ATHENS, Greece — Greece announced plans to return to bond markets and increase the minimum wage Monday, amid protests against bailout-era measures by farmers who used tractors to block the country’s main highway.
Authorities unveiled plans to issue a 5-year bond, a first market test since the end of Greece’s international bailout in August.
In a televised address, Prime Minister Alexis Tsipras said the minimum wage would be increased by nearly 10 percent starting next month — from 586 euros per month to 650 euros. A lower wage category for under-25 year-olds was scrapped.
“This is an essential but also a symbolic action — something owed to the people who bore the brunt of the (country’s) bankruptcy and fiscal adjustment, whose lives, prospects and expectations were immersed into the darkness of the crisis,” he said. “Now that the country is coming out of the crisis, we can gradually begin to heal the wounds.”
The increase, while slightly larger than expected, does not restore the minimum wage to the 751-euro level it was in 2012, when huge cuts were imposed as part of Greece’s bailout agreements.
As Tsipras held the cabinet meeting, protesting farmers used more than 200 tractors to block Greece’s main north-south highway outside the central city of Larissa. Drivers were forced to take a detour around the blockade using secondary roads.
The protesters are demanding that the government scrap tax increases and pension measures introduced during the bailout programs, and are seeking intervention to address what they describe as unfair market practices from large buyers.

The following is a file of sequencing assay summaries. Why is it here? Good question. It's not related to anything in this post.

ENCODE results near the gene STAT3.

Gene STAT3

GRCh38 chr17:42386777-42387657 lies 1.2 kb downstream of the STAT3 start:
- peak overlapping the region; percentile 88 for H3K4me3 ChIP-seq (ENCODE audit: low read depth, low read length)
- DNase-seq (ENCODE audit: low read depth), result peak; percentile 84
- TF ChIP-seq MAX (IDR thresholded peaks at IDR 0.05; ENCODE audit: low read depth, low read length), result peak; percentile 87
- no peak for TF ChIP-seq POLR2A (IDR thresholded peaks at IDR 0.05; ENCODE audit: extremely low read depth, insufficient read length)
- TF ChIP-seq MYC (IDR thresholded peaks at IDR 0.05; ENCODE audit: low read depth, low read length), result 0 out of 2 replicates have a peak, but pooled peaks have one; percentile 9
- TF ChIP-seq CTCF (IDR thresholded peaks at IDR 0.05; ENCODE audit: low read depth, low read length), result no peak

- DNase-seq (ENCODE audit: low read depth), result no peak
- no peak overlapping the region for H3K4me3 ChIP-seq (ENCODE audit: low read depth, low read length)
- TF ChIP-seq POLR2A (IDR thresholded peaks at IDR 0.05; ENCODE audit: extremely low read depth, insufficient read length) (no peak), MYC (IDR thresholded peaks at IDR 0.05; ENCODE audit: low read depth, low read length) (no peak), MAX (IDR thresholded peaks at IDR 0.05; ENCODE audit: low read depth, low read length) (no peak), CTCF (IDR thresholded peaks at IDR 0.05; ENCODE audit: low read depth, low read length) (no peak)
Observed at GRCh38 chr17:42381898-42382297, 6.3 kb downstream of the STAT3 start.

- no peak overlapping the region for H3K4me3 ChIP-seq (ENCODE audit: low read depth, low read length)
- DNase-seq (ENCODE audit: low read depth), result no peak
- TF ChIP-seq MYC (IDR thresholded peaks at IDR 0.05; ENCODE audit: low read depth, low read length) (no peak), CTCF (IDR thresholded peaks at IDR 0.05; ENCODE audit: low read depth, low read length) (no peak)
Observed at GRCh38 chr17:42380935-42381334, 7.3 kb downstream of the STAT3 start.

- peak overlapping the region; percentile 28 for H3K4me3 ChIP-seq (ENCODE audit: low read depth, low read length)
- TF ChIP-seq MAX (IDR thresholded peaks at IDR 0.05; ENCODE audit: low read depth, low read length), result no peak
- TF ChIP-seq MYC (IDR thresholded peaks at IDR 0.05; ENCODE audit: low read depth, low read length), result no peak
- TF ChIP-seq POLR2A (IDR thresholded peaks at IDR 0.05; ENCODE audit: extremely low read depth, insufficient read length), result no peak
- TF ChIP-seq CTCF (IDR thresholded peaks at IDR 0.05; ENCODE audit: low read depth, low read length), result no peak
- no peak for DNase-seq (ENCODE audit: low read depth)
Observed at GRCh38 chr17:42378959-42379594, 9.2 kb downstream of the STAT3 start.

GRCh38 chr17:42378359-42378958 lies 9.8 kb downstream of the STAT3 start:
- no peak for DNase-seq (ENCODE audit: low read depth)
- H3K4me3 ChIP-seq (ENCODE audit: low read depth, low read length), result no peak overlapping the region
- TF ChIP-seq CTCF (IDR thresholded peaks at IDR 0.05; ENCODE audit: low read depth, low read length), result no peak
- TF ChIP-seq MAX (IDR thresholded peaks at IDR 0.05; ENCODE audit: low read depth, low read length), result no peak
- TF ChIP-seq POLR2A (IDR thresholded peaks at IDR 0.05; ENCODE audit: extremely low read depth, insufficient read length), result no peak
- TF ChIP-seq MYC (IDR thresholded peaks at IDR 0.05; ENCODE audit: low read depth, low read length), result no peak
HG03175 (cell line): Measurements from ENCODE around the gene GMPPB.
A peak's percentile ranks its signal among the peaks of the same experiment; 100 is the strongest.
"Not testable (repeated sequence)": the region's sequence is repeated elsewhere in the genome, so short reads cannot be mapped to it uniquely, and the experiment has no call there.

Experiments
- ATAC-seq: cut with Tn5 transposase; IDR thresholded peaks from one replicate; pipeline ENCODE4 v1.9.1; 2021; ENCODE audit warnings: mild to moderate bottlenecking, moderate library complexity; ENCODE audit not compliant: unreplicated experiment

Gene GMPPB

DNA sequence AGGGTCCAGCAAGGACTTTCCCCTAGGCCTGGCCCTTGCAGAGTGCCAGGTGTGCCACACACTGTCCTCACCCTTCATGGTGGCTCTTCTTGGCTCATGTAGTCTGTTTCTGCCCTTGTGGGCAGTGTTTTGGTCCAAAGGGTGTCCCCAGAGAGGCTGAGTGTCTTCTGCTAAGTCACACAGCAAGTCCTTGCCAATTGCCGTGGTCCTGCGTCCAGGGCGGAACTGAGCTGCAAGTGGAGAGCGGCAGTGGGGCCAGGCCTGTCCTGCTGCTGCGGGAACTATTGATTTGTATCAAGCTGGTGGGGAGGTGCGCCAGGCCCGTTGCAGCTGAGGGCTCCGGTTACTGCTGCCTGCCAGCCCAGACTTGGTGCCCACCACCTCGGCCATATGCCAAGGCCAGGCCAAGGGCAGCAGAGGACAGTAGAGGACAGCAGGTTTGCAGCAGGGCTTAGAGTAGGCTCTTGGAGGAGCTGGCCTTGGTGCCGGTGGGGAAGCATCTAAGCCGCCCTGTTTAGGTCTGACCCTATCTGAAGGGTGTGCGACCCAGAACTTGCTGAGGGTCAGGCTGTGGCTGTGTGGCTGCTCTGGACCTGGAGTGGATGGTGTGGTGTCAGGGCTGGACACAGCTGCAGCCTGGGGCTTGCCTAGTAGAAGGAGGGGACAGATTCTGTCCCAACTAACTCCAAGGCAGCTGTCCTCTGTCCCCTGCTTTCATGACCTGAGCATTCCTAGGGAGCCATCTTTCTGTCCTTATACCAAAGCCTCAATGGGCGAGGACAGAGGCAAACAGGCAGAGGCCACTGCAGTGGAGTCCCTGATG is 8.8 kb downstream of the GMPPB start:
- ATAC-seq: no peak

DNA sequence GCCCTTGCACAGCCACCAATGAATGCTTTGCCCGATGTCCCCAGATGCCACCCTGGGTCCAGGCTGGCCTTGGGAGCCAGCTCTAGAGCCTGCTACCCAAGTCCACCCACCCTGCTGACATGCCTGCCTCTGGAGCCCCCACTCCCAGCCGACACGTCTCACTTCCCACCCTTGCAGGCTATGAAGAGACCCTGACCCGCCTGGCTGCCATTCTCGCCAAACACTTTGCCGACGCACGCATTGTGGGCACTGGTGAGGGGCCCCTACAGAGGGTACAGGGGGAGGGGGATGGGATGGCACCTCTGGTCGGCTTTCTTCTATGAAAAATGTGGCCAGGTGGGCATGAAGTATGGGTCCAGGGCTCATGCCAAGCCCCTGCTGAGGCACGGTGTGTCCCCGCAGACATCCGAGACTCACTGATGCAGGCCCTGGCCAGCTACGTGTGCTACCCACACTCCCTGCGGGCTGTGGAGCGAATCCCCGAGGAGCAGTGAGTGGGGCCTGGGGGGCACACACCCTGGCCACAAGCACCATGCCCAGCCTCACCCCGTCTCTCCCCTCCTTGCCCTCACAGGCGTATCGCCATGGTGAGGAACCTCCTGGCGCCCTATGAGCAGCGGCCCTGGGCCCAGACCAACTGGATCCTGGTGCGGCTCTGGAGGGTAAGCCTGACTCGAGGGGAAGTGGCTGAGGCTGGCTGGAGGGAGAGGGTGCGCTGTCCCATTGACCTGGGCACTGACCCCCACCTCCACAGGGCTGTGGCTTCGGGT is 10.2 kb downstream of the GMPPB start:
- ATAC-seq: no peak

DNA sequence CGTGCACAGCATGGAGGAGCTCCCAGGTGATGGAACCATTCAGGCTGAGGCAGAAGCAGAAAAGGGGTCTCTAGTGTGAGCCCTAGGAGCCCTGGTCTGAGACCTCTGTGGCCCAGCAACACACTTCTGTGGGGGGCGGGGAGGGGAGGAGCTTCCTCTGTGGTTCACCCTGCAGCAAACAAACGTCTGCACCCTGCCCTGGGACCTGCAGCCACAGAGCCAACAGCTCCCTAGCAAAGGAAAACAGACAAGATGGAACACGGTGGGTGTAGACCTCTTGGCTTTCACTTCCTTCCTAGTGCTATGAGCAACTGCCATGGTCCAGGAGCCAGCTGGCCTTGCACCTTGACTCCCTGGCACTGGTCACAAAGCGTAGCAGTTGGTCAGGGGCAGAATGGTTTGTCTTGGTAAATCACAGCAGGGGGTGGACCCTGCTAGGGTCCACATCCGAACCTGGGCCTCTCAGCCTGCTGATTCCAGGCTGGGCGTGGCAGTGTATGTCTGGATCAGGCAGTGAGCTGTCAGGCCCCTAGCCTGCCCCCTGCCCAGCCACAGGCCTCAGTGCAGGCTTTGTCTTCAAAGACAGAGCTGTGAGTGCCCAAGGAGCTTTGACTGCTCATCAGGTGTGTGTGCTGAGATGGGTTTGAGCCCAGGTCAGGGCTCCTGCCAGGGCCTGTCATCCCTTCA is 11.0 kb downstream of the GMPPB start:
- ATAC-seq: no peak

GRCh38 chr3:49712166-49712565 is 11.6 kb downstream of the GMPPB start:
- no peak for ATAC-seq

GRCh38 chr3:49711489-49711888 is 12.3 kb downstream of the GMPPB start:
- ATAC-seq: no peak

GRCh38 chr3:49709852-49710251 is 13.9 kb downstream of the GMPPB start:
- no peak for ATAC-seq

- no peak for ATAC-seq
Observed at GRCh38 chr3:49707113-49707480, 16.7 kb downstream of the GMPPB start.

“The government didn’t listen to us and we need (market) prices that allow us to make a living,” protest leader Rizos Maroudas told the AP.
The Greek bond auction, meanwhile, is expected to take place as early as this week and raise up to 3 billion euros ($3.4 billion).
Greece has held off returning to debt markets due to financial turbulence created by a budget crisis in Italy.
But borrowing rates eased in recent weeks and the government last week survived the threat of collapse over a vote in parliament to normalize relations with neighbor Macedonia. Representatives of Greece’s international creditors also completed an inspection in Athens last week.
The yield on Greece’s 10-year-bond edged down on Monday to 4.06 percent while shares on the Athens Stock Exchange were unchanged.
Tsipras, whose left-wing government is trailing conservatives in opinion polls, is facing local government and European Parliament elections in May and must call a general election before October.
Kantouris reported from Thessaloniki, Greece
Follow Gatopoulos at http://www.twitter.com/dgatopoulos and Kantouris at http://www.twitter.com/CostasKantouris